2006 Research Project Descriptions

Linking Seafloor Habitat Mapping Protocols to Management and Policy Needs

Investigator: Dr. Peter J. Auster, National Undersea Research Center and Department of Marine Sciences, University of Connecticut

The objective of this project is to produce a singular flexible habitat classification protocol that can be used by a range of workers focused on the Long Island Sound region. The research component of developing the habitat classification protocol will be explicitly linked to those who will implement and use the map products derived from the protocol (i.e., to insure that map products are both user-friendly and user-useful). To accomplish this task, an initial email survey of managers, policy-makers, researchers, engineers and other stakeholders (fishers, energy industry, environmentalists, coastal land developers) will be conducted to ascertain the range of habitat attributes that they deem relevant in their work. This initial survey will assist in the identification of a set of habitat attributes that are common across user groups and in the selection of a range of published marine habitat classification schemes to test with existing data. An interactive workshop with representatives of all stakeholder groups will be convened to assess the utility of the range of classification approaches tested and determine where modifications for a final protocol are needed. The final protocol and example applications will be produced as a technical document for web delivery. Final Report

Multi-component Evaluation to Minimize the Spread of Aquatic Invasive Seaweeds and Harmful Algal Bloom Microalgae via Live Bait Vectors in Long Island Sound

Dr. Robert Whitlatch, Dr. Charlie Yarish, and Dr. Senjie Lin, University of Connecticut
Dr. George Kraemer, State University of New York, Purchase

The goal of this project is to quantify the importance of bait products and associated packing materials as vectors for the introduction of non-indigenous species and harmful algal bloom (HAB)-forming microalgae to Long Island Sound. Non-native, invasive seaweeds and HAB-forming organisms represent threats to the ecological and economic health of the Sound. Samples of bait will be examined for non-indigenous species and cultured to identify microscopic stages and HAB microalgae using molecular analysis. Specific outputs include reports of the frequency of non-native, invasive seaweeds and HAB-forming microalgae by taxon as functions of season and the location of bait product purchase. A workshop on the project’s findings will be held at the end of the research to bring together relevant stakeholders.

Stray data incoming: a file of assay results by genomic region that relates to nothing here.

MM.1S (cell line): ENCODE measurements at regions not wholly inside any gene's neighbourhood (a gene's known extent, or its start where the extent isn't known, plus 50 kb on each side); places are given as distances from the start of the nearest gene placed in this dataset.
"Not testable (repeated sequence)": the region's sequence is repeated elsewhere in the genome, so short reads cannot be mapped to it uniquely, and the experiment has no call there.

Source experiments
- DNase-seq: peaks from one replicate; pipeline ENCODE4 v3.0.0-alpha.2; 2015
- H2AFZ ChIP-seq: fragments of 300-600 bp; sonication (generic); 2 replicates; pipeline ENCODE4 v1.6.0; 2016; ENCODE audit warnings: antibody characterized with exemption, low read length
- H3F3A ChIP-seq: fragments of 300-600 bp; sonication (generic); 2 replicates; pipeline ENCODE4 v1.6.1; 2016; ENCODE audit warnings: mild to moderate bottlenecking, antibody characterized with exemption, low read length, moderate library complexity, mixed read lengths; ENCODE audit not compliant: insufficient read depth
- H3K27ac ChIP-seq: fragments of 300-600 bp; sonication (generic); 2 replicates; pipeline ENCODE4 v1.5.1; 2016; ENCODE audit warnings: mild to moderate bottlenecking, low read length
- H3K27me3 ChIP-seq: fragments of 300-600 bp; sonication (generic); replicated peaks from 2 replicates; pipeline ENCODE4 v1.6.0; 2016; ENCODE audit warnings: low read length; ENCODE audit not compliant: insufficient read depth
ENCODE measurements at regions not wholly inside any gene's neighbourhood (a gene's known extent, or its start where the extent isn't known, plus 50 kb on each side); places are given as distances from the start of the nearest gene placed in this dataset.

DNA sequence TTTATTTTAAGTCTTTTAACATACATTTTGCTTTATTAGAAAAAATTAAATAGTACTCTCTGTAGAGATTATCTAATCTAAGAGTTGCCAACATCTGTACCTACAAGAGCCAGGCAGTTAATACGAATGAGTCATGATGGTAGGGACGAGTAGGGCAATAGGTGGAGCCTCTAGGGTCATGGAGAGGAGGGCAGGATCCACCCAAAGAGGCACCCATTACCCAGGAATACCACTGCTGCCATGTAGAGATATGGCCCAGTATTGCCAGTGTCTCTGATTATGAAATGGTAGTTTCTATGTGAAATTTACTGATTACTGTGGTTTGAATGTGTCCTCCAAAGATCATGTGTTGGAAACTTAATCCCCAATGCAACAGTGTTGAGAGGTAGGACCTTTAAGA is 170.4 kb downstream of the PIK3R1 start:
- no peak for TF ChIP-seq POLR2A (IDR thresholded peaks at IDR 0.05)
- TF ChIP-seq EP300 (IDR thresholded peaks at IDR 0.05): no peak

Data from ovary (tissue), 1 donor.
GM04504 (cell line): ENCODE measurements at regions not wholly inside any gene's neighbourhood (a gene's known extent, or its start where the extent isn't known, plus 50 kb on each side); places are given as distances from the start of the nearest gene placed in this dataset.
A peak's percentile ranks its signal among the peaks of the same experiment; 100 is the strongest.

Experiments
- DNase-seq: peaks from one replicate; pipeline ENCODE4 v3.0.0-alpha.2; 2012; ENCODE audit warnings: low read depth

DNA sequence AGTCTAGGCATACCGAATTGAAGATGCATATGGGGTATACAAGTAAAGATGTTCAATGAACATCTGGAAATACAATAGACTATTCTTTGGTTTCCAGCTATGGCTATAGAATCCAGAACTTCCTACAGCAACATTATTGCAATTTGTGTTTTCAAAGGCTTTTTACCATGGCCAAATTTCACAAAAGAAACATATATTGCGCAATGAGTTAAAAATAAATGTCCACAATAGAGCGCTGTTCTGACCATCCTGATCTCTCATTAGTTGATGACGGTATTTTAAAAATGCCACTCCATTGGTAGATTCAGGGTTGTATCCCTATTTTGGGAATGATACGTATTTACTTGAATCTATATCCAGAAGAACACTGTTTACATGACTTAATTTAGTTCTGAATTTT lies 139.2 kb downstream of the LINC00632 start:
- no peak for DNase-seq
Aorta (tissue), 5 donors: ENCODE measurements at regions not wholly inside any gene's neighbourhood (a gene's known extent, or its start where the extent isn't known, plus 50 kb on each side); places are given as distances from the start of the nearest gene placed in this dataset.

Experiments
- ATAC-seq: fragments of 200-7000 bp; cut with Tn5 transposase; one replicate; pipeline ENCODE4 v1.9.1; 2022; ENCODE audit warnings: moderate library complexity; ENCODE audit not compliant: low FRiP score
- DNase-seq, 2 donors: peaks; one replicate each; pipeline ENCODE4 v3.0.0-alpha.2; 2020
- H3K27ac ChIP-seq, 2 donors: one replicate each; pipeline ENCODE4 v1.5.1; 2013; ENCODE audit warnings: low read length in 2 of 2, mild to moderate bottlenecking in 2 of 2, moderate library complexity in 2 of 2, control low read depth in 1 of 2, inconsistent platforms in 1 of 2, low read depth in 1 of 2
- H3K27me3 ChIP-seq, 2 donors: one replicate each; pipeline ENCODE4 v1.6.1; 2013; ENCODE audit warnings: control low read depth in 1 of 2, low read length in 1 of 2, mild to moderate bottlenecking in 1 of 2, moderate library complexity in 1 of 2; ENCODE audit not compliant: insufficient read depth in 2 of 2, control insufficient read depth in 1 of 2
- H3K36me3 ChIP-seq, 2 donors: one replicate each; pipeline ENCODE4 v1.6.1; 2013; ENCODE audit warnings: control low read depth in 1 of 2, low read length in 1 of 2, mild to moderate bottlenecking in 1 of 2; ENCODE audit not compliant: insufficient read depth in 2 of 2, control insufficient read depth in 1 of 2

Final Report Summary
Final Report

Published paper: Haska, C.L., and  C. Yarish, G. Kraemer, N. Blaschik, R. Whitlatch, H. Zhang and S. Lin. Bait worm packaging as a potential vector of invasive species. (2012) Biological Invasions. Volume 14, Number 2, 481–493.

Development of a Long Island Sound-Specific Water Quality Index Using Cluster Analysis and Discriminant Analysis

Investigator: Dr. Pengfei Zhang, Department of Earth and Atmospheric Sciences, City College of New York

The objective of this project is to develop a Long Island Sound-specific water quality index. The water quality index will be computed using multivariate cluster analysis and discriminant analysis of a set of individual water quality indicators. A numerical water quality index (around -1 to 1) will result, with a value close to 1 indicating good water quality (oligotrophic), a value close to -1 indicating poor water quality (eutrophic), and a slight negative value representing mesotrophic conditions (intermediate water quality). The new method will be applied to the Long Island Sound water quality data (past 15 years at ~20 stations) collected by the Connecticut Department of Environmental Protection. Monthly water quality indices will be computed for every station, and seasonal and annual trends in the water quality indices will be examined. The outputs of this project include a new LIS-specific water quality index and an automated procedure for computing the index. The numerical water quality index will give clear indications of the trophic status of LIS waters for routine water quality assessments. {Final Report}{App. 1a}{App. 1b} {App. 2a}{App. 3}

Simulation of Long Island Sound with the System-wide Eutrophication Model (SWEM): Inter-annual Variability and Sensitivity

Investigators: Dr. Hans Dam and Dr. James O’Donnell, University of Connecticut

The objectives of this project are to evaluate the effectiveness of SWEM and to identify additional studies that will improve our ability to predict the impact of management strategies on the water quality of Long Island Sound. The researchers will establish the sensitivity of SWEM to model parameters, model formulation, and inter-annual variations in weather and river discharge and will provide an independent, quantitative evaluation of the model and its utility as a management tool.  Final Report Summary | Final Report

This project was funded as an enhancement grant in 2005 through the Long Island Sound Study.

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